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dc.contributor.advisorYin, Xiaolong
dc.contributor.authorWang, Lei
dc.contributor.committeememberIllangasekare, T. H.
dc.contributor.committeememberNeeves, Keith B.
dc.contributor.committeememberOzkan, E.
dc.contributor.committeememberTutuncu, Azra
dc.date.accessioned2007-01-03T05:32:38Z
dc.date.available2007-01-03T05:32:38Z
dc.date.issued2014
dc.date.submitted2014
dc.description2014 Fall.
dc.descriptionIncludes illustrations (some color).
dc.descriptionIncludes bibliographical references (pages 103-112).
dc.description.abstractUnlike conventional oil and gas reservoirs, unconventional petroleum systems are dominated by nanometer pores. At the nanoscale, laws that govern fluid flow and phase transition are different from those established for micrometer-sized pores, and research is needed to develop new data, methods, and correlations. For this dissertation, we developed pore-scale models to simulate fluid slip flow through complex porous media and phase transition in nanopores with a pore size distribution. Slip flow is a well-recognized phenomenon that enhances the rate of liquid or gas flow at micrometer and nanometer scales. However, the ability to conduct porous media flow simulation with the slip boundary condition using the lattice-Boltzmann method is not well established. The traditional LB method simulates the no-slip boundary condition, and therefore only predicts the intrinsic permeability of a porous medium; by modifying the commonly adopted bounce-back scheme, a new LB model that captures the general first-order slip boundary condition has been derived and developed. The new LB slip flow model was validated by the analytical solutions for 1D channels and asymptotic solutions for 2D square arrays of cylinders. With this new model, slip flows through simple cubic (SC), body-centered cubic (BCC) and face-centered cubic (FCC) arrays of spheres were simulated for the first time, and correlations for the apparent permeability were established. This new LB slip model, built on an existing parallel LB framework, is capable of high-performance computing. In nanopores, phase transition is affected by capillary pressure and fluid-surface interactions. Although models that relate phase behavior to the dimension of the pores have been developed, understanding of phase transition in unconventional reservoirs is still hindered by lack of experimental data and proper account of the effect of pore size distributions. Through nanofluidic experiments, we observed that phase change should follow a sequence dictated by the pore size, and phase changes that are earlier in the sequence will change the composition of the remaining fluids and their phase transition points. A vapor-liquid equilibrium calculation procedure that accounts for the effect of capillary pressure was developed to model depressurizations of a light oil and a retrograde gas confined in nanoporous media. This procedure allows us to quantitatively predict the state of phases in a nanopore system with a pore size distribution for given pressure, temperature, fluid composition, and depressurization process.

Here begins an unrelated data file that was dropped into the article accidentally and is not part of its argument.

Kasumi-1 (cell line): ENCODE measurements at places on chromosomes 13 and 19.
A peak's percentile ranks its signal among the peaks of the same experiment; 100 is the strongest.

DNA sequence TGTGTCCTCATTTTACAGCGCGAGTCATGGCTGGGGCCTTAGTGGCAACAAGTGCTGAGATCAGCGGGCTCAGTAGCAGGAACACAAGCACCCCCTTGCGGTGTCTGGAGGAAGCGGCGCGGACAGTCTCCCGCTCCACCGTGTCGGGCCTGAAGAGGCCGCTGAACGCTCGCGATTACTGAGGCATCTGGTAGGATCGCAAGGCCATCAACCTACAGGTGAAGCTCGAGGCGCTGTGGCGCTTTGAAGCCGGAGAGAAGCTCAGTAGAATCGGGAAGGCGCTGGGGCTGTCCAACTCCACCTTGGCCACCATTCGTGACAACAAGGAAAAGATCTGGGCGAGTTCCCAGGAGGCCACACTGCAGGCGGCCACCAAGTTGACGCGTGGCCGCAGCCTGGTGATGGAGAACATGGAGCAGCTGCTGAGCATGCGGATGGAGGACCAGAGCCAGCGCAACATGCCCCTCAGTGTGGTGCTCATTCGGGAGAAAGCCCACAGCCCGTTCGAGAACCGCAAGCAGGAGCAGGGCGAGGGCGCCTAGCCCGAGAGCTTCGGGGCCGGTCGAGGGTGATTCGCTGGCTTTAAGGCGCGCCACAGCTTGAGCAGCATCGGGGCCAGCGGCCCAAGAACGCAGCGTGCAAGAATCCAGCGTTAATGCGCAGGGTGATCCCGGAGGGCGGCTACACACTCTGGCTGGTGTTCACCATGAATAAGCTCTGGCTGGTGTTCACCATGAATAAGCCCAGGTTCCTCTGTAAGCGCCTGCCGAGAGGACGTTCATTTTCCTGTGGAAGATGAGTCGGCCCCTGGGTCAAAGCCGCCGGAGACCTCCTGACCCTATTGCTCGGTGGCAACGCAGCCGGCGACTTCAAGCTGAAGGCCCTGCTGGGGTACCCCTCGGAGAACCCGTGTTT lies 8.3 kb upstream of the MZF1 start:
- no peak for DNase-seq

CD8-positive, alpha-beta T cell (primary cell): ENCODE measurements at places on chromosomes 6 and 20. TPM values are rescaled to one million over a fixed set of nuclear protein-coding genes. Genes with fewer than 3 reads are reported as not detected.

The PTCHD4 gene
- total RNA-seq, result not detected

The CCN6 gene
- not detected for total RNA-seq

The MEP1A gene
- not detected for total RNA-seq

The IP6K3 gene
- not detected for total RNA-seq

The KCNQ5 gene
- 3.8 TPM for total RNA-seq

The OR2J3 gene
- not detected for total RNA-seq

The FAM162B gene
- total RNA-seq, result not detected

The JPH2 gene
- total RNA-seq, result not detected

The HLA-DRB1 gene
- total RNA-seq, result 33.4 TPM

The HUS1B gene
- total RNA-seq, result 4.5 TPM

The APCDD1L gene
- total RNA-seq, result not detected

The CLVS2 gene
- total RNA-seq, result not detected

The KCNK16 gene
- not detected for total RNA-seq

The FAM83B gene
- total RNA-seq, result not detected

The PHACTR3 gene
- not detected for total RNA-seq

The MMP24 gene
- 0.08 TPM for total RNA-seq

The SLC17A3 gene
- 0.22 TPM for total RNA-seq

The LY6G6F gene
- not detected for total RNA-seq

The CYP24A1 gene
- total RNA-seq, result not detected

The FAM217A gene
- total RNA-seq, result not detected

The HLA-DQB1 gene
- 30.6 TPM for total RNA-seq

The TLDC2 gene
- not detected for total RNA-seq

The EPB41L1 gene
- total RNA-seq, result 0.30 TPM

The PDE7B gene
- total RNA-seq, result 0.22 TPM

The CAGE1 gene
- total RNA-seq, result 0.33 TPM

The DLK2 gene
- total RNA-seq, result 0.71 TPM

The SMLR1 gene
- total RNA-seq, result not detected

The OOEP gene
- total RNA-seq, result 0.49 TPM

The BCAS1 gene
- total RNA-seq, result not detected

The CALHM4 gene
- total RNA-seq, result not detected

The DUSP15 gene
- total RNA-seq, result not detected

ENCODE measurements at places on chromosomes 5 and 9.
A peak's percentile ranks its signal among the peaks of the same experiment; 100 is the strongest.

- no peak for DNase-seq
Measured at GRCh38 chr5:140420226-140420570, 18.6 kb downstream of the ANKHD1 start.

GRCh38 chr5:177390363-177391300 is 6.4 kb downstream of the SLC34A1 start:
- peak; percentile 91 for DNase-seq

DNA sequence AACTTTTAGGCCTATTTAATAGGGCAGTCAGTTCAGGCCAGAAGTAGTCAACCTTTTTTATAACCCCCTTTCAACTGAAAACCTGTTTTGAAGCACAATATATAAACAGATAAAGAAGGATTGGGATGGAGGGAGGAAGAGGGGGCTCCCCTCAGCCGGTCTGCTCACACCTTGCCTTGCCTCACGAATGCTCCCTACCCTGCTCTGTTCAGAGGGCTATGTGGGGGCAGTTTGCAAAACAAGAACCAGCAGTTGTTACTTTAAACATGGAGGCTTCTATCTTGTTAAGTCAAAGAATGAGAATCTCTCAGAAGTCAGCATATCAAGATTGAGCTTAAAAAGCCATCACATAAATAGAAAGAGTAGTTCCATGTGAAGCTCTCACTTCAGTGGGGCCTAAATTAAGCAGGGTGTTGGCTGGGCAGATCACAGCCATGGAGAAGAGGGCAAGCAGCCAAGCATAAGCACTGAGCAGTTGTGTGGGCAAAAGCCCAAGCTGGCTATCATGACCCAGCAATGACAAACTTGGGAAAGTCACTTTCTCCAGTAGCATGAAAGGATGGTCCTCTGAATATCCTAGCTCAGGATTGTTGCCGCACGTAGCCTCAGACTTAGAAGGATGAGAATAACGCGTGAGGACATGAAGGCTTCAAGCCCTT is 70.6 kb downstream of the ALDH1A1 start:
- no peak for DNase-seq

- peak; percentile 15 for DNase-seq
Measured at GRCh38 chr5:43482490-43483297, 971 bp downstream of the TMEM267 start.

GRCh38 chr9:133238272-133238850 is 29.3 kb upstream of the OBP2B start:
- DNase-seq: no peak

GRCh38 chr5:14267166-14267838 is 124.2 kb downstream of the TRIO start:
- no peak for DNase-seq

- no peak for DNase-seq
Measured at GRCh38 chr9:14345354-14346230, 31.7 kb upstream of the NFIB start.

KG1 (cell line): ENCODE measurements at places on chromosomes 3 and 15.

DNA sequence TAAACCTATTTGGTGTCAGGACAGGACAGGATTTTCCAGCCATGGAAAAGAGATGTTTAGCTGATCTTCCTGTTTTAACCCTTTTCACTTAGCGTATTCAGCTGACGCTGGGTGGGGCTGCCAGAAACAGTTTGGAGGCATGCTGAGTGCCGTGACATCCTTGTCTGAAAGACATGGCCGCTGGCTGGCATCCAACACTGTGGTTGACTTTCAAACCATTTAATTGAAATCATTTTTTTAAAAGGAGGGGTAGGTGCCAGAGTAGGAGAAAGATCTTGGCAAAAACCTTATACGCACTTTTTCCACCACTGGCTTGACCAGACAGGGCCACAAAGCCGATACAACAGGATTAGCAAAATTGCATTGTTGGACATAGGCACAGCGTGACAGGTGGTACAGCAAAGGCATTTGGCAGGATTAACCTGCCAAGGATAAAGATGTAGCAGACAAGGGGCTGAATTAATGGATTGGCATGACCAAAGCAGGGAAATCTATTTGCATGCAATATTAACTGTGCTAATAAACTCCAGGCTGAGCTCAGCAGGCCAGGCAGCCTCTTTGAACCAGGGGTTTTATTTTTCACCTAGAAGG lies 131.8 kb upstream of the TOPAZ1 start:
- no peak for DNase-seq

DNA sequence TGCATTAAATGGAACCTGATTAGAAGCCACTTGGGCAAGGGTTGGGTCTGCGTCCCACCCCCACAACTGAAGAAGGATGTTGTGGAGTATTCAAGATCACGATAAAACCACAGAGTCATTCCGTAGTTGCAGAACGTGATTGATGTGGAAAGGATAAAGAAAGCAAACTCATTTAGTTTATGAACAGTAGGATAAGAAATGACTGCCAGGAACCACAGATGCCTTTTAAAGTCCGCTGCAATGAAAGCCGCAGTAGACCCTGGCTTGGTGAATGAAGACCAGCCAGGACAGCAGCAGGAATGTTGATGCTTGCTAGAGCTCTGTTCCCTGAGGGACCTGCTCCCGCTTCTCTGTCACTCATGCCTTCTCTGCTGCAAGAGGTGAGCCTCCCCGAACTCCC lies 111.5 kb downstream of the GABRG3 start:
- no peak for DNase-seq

dc.format.mediumborn digital
dc.format.mediumdoctoral dissertations
dc.identifierT 7666
dc.identifier.urihttp://hdl.handle.net/11124/17019
dc.languageEnglish
dc.publisherColorado School of Mines. Arthur Lakes Library
dc.relation.ispartof2014 - Mines Theses & Dissertations
dc.rightsCopyright of the original work is retained by the author.
dc.subjectslip boundary condition
dc.subjectarrays of spheres
dc.subjectlattice-Boltzmann method
dc.subjectphase change
dc.subjectpore size distribution
dc.subjectslip flow
dc.subject.lcshNanopores
dc.subject.lcshPorosity
dc.subject.lcshLattice Boltzmann methods
dc.subject.lcshFluids -- Migration
dc.subject.lcshPhase transformations (Statistical physics)
dc.titleSimulation of slip flow and phase change in nanopores
dc.typeText
thesis.degree.disciplinePetroleum Engineering
thesis.degree.grantorColorado School of Mines
thesis.degree.levelDoctoral
thesis.degree.nameDoctor of Philosophy (Ph.D.)


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